Orlando wants to keep Pulse assistance center open
An assistance center for victims of the Pulse nightclub massacre should remain open for several more years, according to Orlando officials.
The Orlando Sentinel reports the city council voted Aug. 29 to pay the Heart of Florida United Way over $123,000 to staff the Orlando United Assistance Center through early November. City officials said they’ll discuss a longer contract that would keep it open for several more years.
Survivors of the shooting can seek grief counseling, rent assistance and other services at the center, which was established in an unused Orange County government building shortly after the June 12 massacre at a packed gay nightclub.
Leydiana Puyarena, who was shot in the leg inside Pulse, said the center connected her with a psychologist and provided about $3,000 for rent and utilities.
“I have my counseling sessions and that’s helping me a lot, but once the (OneOrlando Fund) money is dispersed, I won’t need to ask them for any other help,” she said. “That money is really what is going to help me and the others and allow us to move forward with our lives.”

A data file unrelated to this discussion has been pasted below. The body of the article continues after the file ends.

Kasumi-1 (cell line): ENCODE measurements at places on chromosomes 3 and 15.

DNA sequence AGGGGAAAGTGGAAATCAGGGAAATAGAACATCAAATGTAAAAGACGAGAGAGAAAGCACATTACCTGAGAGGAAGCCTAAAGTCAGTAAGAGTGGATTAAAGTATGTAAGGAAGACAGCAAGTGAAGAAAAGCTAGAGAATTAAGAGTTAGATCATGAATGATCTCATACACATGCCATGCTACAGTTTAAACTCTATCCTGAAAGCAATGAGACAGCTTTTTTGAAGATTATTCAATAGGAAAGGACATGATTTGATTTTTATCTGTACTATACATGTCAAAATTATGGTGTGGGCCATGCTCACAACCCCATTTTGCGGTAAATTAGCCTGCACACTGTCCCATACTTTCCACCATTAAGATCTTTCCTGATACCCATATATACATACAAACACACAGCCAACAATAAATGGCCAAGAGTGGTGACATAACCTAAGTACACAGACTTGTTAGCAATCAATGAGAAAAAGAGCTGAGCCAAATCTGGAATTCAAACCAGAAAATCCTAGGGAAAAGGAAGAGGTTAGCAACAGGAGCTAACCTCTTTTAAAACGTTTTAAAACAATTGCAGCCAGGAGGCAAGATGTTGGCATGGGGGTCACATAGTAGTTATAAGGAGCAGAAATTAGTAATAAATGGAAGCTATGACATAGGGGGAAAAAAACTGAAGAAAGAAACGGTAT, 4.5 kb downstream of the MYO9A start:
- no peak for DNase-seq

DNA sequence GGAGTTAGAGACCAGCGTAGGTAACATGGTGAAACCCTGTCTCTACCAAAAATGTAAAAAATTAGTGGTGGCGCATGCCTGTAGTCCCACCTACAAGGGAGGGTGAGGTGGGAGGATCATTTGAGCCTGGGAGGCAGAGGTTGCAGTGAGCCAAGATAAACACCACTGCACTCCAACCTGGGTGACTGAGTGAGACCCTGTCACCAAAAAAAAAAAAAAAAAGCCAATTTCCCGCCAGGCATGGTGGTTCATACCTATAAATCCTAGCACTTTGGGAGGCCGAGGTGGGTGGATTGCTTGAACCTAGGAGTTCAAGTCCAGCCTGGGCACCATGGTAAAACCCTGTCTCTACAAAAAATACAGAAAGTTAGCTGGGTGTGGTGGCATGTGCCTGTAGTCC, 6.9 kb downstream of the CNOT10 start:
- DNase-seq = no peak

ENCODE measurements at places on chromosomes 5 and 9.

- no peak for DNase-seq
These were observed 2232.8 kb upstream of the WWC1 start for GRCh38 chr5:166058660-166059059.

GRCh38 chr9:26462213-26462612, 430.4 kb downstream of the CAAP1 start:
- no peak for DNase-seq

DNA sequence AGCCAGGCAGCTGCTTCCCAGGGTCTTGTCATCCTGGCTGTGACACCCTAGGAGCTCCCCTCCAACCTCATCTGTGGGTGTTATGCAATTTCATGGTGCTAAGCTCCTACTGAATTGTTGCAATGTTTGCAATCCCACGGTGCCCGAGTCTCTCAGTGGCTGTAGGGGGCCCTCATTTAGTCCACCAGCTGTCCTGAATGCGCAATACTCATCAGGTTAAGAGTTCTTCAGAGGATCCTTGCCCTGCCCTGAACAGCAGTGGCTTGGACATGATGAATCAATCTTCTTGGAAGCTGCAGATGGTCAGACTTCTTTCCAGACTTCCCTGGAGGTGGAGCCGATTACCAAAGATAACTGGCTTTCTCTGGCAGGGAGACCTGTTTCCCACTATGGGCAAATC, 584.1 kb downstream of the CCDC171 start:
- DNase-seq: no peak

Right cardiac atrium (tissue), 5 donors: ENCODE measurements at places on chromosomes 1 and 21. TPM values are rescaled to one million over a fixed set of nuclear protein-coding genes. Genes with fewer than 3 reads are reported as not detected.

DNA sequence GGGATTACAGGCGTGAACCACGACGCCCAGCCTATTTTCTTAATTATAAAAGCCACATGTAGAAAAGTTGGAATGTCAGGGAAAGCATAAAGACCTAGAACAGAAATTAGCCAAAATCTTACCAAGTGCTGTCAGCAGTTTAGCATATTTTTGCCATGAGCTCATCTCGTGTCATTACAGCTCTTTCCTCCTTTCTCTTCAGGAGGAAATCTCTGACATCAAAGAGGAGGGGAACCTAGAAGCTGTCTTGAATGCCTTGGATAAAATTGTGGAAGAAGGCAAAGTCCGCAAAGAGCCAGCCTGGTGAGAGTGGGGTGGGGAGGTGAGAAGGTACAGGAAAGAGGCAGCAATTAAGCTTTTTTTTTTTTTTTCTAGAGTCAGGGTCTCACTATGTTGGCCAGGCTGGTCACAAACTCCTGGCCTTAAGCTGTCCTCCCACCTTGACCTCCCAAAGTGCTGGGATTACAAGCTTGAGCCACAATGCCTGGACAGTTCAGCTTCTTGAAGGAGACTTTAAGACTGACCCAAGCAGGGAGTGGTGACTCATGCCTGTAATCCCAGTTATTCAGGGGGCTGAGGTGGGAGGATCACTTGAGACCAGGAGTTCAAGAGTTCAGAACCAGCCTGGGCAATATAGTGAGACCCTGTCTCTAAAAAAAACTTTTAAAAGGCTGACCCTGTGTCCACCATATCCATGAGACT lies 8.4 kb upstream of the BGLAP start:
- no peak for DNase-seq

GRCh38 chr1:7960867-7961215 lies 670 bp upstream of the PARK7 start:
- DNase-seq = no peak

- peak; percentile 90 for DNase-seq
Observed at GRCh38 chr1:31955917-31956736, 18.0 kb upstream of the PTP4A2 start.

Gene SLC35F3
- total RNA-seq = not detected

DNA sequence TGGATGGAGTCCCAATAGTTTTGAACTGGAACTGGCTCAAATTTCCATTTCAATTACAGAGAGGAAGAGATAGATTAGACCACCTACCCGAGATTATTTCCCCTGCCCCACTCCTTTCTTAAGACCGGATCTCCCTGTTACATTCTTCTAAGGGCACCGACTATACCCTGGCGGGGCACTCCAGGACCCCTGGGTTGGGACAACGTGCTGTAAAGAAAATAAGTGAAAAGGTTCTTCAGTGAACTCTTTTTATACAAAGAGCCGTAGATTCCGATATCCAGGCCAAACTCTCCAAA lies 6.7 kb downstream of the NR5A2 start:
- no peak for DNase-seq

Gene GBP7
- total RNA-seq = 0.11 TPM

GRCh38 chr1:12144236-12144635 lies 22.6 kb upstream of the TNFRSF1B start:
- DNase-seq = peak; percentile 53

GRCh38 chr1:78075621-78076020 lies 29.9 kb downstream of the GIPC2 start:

The OneOrlando Fund is preparing pay-outs later this month for the families of 49 people killed and dozens more people hurt or affected by the massacre.
Puyarena said she was glad the city plans to keep the center open.
“I know a lot of people will still be needing help as time goes on,” she said.
The city turned over management of the assistance center to the Heart of Florida United Way in July, with about $93,000 for about two months’ of services.
“We think that there is still going to be a lot of need for therapy, mental health counseling, support groups, things like that,” said Stephanie Husted, the center’s director.
The newspaper quoted a senior adviser to the city on social services, Lori Pampilo Harris, as saying the center will be needed for “no less than three years.”
From July 11 through Aug. 22, the center scheduled 235 appointments with victim advocates and helped 129 clients with basic needs such as rent, mortgage or car payments, Husted said.
“We want to make sure to really individualize each case and make sure that we’re trying to get them to some type of normalcy, rather than a one-time type of assistance,” she said.